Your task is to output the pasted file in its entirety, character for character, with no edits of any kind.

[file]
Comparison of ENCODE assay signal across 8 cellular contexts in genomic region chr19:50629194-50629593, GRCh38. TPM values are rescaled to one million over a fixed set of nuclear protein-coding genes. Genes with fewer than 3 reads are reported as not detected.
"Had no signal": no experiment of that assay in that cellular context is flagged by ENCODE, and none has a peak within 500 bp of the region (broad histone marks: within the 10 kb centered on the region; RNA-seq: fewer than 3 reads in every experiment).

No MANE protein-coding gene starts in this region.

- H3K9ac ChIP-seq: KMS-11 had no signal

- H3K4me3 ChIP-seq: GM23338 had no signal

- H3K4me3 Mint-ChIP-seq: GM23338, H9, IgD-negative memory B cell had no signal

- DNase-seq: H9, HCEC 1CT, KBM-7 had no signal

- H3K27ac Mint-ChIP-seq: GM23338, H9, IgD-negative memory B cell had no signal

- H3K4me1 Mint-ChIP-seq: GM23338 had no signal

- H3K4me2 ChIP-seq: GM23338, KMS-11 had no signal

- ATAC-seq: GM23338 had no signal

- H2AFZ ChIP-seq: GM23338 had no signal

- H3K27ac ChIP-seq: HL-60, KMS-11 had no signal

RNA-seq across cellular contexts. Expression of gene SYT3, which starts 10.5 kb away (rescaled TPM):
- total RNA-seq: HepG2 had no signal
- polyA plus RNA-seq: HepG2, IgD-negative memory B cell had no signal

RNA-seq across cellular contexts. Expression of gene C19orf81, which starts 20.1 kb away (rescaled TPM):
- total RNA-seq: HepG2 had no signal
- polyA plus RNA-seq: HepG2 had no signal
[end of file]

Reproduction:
Comparison of ENCODE assay signal across 8 cellular contexts in genomic region chr19:50629194-50629593, GRCh38. TPM values are rescaled to one million over a fixed set of nuclear protein-coding genes. Genes with fewer than 3 reads are reported as not detected.
"Had no signal": no experiment of that assay in that cellular context is flagged by ENCODE, and none has a peak within 500 bp of the region (broad histone marks: within the 10 kb centered on the region; RNA-seq: fewer than 3 reads in every experiment).

No MANE protein-coding gene starts in this region.

- H3K9ac ChIP-seq: KMS-11 had no signal

- H3K4me3 ChIP-seq: GM23338 had no signal

- H3K4me3 Mint-ChIP-seq: GM23338, H9, IgD-negative memory B cell had no signal

- DNase-seq: H9, HCEC 1CT, KBM-7 had no signal

- H3K27ac Mint-ChIP-seq: GM23338, H9, IgD-negative memory B cell had no signal

- H3K4me1 Mint-ChIP-seq: GM23338 had no signal

- H3K4me2 ChIP-seq: GM23338, KMS-11 had no signal

- ATAC-seq: GM23338 had no signal

- H2AFZ ChIP-seq: GM23338 had no signal

- H3K27ac ChIP-seq: HL-60, KMS-11 had no signal

RNA-seq across cellular contexts. Expression of gene SYT3, which starts 10.5 kb away (rescaled TPM):
- total RNA-seq: HepG2 had no signal
- polyA plus RNA-seq: HepG2, IgD-negative memory B cell had no signal

RNA-seq across cellular contexts. Expression of gene C19orf81, which starts 20.1 kb away (rescaled TPM):
- total RNA-seq: HepG2 had no signal
- polyA plus RNA-seq: HepG2 had no signal